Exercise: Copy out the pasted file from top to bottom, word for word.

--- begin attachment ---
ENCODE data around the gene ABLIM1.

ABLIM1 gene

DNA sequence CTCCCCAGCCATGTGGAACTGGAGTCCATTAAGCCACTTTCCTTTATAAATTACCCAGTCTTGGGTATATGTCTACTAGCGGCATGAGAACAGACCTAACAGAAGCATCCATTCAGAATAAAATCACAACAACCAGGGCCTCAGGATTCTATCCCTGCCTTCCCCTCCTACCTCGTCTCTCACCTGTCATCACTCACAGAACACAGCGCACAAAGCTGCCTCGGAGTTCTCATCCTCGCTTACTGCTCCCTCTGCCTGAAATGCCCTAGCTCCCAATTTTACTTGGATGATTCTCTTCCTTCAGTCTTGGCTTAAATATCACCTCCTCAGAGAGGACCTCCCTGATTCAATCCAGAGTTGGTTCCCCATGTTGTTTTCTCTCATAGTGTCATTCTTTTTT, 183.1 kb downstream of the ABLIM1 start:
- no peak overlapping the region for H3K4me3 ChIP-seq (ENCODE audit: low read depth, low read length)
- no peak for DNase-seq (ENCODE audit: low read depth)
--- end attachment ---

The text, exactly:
ENCODE data around the gene ABLIM1.

ABLIM1 gene

DNA sequence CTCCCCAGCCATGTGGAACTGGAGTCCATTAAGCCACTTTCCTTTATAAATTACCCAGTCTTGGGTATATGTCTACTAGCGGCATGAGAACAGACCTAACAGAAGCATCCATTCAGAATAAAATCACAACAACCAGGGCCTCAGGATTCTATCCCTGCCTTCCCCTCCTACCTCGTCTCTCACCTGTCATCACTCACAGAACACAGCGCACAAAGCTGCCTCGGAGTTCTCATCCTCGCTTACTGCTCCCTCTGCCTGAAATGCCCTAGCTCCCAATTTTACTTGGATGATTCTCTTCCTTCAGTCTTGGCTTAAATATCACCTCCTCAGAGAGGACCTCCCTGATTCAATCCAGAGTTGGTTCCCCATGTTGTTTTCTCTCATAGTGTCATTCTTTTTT, 183.1 kb downstream of the ABLIM1 start:
- no peak overlapping the region for H3K4me3 ChIP-seq (ENCODE audit: low read depth, low read length)
- no peak for DNase-seq (ENCODE audit: low read depth)